When properly cared for and maintained, your septic system can give you decades of service. Septic tanks and drain fields are generally pretty well able to take care of themselves, as long as you get your septic tanks pumped every few years and avoid common landscaping mistakes that can damage a drain field over time.
When it comes to landscaping near septic tanks and drain fields, here are some major mistakes to avoid:
- Planting trees and bushes: Most trees and bushes have roots that are naturally attracted to the wet environment created by your septic system. Trees and bushes should generally be kept at least 9 meters away from the periphery of your drain field.
- Using the area as a parking area: It can be tempting to use your drain field as a parking area, but the weight of your car can actually break pipes and compact the soil, preventing properly draining and filtering from happening.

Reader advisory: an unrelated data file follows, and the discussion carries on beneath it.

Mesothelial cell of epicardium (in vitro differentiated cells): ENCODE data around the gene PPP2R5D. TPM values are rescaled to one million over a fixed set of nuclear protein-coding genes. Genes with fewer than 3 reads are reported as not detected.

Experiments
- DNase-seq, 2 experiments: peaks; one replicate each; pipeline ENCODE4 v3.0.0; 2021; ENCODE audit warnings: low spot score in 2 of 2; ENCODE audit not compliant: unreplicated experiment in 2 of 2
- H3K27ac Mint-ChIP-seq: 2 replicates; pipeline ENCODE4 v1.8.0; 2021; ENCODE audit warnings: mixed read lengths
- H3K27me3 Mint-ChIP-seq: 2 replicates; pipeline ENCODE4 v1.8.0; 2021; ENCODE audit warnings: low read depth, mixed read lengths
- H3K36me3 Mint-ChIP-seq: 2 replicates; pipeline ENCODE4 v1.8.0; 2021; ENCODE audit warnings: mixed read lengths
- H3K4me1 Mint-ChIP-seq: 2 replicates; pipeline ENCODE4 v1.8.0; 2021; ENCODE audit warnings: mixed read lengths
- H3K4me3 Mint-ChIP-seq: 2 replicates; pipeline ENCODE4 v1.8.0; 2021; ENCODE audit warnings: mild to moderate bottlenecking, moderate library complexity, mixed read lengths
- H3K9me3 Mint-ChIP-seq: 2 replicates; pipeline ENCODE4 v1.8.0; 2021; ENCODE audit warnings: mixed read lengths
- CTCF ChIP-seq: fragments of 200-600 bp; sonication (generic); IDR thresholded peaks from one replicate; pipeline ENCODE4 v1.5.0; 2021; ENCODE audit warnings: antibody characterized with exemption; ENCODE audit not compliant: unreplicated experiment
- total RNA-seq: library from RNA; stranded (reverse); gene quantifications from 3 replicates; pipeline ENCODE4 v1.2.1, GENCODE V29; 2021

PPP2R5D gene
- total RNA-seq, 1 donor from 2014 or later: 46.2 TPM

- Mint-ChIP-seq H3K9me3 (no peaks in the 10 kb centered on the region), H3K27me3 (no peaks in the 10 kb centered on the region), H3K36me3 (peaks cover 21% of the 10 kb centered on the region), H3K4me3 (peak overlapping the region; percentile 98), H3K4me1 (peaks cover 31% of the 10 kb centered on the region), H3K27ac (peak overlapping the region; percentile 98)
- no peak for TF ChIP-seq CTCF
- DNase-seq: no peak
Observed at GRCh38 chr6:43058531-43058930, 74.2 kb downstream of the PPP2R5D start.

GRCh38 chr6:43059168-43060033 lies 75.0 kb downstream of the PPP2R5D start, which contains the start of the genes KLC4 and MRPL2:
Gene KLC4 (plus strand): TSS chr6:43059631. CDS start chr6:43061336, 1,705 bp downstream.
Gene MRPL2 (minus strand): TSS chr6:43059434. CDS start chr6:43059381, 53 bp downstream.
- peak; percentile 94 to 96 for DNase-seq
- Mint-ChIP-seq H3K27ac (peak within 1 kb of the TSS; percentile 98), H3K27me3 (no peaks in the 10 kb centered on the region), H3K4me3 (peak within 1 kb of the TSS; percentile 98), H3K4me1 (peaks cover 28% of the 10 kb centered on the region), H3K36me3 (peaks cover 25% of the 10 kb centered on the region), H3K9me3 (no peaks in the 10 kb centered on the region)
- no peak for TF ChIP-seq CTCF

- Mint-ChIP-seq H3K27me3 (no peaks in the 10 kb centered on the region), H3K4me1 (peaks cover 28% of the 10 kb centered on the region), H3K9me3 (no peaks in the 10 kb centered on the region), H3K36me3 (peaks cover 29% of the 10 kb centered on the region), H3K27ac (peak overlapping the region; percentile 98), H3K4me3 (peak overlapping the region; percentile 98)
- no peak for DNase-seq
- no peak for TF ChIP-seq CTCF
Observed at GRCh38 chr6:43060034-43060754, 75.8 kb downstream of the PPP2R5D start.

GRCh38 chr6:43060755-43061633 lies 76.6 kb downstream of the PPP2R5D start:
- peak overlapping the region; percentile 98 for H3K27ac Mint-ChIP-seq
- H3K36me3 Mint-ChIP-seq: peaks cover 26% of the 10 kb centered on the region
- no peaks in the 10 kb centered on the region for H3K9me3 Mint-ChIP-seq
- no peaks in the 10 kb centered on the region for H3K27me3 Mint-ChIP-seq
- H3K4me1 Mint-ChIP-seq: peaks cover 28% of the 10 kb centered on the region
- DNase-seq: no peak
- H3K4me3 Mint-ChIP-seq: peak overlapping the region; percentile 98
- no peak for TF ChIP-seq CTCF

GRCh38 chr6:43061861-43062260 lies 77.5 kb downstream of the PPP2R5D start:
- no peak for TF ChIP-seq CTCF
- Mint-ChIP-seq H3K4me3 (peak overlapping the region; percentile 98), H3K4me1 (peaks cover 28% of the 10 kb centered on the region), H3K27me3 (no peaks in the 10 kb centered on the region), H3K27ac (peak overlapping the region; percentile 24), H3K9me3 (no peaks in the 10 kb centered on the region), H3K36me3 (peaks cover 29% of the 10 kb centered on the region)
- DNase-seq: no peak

- Running heavy machinery over the area: Just like cars don’t belong on your drain field, even large mowers and other heavy machinery can damage the hidden network below.
- Using the area agriculturally: Your septic drain field is not a good place to grow veggies or to allow goats, horses, or cattle to graze.
As you are considering landscaping in the area near your septic tanks and drain fields, consider future growth very carefully. Grass is an excellent choice to cover the ground in this area, as well as smaller drought-resistant plants that won’t require additional watering. There are also certain types of trees that can be more safely planted near your system – including cherry, dogwood, crabapple, pine, redbud, azalea, and boxwood. While these still shouldn’t be planted on your drain field, their roots tend to grow down instead of out, and they are a better choice for planting in the nearby areas.